Personal and geographical names in the Gupta inscriptions/Appendix III :Explanation of the Passage "Paistapuraka-Mahendragiri-kautturaka-svamidatta"

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Personal and geographical names in the Gupta inscriptions

Tej Ram Sharma

Concept Publishing Company Delhi, 1978

The full text of this chapter has been converted into Wiki format by Laxman Burdak

Appendix III :Explanation of the Passage "Paistapuraka-Mahendragiri-kautturaka-svamidatta"

This expression occurs in L. 19 of the Allahabad Pillar Inscription of Samudragupta. The compound expression has been analysed in different ways by various scholars.

Fleet splits it up as :

Paistapuraka-Mahendragiri-Kautturaka-Svamidatta 1 and translates it as Mahendra of Pistapura, Svamidatta of Kottura on the hill. 2

The first inclination of Fleet 3 is to analyse the expression thus: 'Paistapuraka-Mahendragiri-Kautturaka-Svamidatta' and to translate it as 'Mahendragiri of Pistapura, and Svamidatta of Kottura', but he does not stick to it finding difficulty in accepting giri or gir as suitable termination for a king's name, thinking it only to be used as a religious title. 4

G. Ramdas 5 takes the whole phrase to be one and translates it as 'Svamidatta, who had his seat at Pistapura and at Kottura near Mahendragiri'. This means that Svamidatta was the king of both the places. Ramdas supports it by the fact that in inscriptions we often find the king of Pistapura to have been the king of Kalinga also in which Kottura is situated. He also does not accept the name Mahendragiri as of a king, it being unsupported by history or inscriptions. Bhau Daji 6 gives another rendering 'Svamidatta of Pistapura, Mahendragiri, and Kottura'. But the suggestions of Bhau Daji and G. Ramdas are untenable, because in that case the reading in the text, would have been 'Mahendragirika' in place of Mahendragiri.

As regards the objection that the termination giri or gir is used only for Gosavis and not for kings, even in ancient India we find people bearing such names as Himadri, Hemadri and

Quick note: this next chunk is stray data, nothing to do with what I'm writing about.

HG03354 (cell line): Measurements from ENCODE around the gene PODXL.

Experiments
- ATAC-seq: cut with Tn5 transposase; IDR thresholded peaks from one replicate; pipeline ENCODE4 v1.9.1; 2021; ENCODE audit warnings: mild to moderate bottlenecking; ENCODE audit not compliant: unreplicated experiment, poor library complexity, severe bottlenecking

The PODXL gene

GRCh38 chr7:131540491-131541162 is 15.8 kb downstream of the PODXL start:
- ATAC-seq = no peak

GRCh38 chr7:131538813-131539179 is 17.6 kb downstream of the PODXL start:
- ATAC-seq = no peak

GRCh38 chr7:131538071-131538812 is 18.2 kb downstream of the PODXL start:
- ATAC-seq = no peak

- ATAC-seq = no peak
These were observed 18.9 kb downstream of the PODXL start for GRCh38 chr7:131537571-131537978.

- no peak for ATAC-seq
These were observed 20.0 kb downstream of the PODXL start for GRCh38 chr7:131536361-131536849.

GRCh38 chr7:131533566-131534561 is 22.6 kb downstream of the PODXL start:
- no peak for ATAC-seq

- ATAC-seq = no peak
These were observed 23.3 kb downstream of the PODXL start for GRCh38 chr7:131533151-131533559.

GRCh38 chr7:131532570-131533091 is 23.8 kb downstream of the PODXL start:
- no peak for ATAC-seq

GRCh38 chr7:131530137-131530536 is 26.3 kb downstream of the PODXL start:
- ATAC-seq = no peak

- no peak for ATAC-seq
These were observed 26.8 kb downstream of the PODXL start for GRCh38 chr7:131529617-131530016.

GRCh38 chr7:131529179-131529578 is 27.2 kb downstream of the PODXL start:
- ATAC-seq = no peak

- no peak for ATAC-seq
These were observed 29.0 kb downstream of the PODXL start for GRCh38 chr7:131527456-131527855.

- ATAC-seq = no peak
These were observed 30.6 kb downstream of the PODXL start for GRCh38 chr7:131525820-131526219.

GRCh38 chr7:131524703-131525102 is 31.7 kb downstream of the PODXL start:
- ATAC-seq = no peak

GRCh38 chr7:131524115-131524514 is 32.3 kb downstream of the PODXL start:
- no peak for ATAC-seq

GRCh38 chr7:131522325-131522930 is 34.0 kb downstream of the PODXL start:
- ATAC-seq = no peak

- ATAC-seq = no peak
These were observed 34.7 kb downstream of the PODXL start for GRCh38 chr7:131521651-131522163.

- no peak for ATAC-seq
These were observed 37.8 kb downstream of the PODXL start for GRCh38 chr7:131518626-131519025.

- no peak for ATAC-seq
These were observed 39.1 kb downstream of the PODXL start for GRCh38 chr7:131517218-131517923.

Personal and geographical names in the Gupta inscriptions 317

Sesadri 7 as well as the name Simhagiri, 8 all based on terms signifying mountain.

As rightly pointed out by Bhandarkar, 9 in dividing the text, the following two considerations are to be kept in view :

(i) None of the king's name is coupled with more than one locality.

(ii) The name of every locality is marked with vradhi at the beginning and with, the suffix 'ka' at the end.

Thus the only correct division of the text can be : Paistapuraka Mahendragiri Kautturaka Svamidatta'. 10 i. e. Mahendragiri of Pistapura and Svamidatta of Kottura.


1. Fleet , (Dx) 1 , p. 7.

2. Ibid., p. 13.

3. Ibid., p. 7, f.n. 2.

4. Ibid.

5. JJ. I., p. 680.

6. QJ. vol. IX, p. CXCVIII.

7. IJ. vol. II, pp. 761-62.

8. GJ. vol. II, p.105, No. 77; and p. 371, No. 134.

9. D.R. Bhandarkar, "Mahendragiri, ruler of Pistapura", IJ. Vol. II, pp. 761-62.

10. Ibid, see Bhandarkar's remarks : "The vrddhi in Kautturaka clearly shows that the word giri preceding it is to be connected with Mahendra. Again, if giri had really formed part of the name of the country whose ruler Svamidatta was, we shall have had Gairikotturaka instead of giri-kautturka. Secondly, it is not necessary to take giri here as a denominational suffix similar to that of gin or gir of Gosavis, as Fleet has done. It is best to understand the whole of Mahendragiri as one name and as the proper name of the ruler of Pistapura. If the names of the sacred rivers have been adopted as individual names among Hindu females, the names of the sacred mountains have similarly been adopted among Hindu males";

Cf. D.B. Diskalkar, Iz. vol. 1, part II, pp. 35-36; who also very strongly supports Bhandarkar.

End of Appendix III

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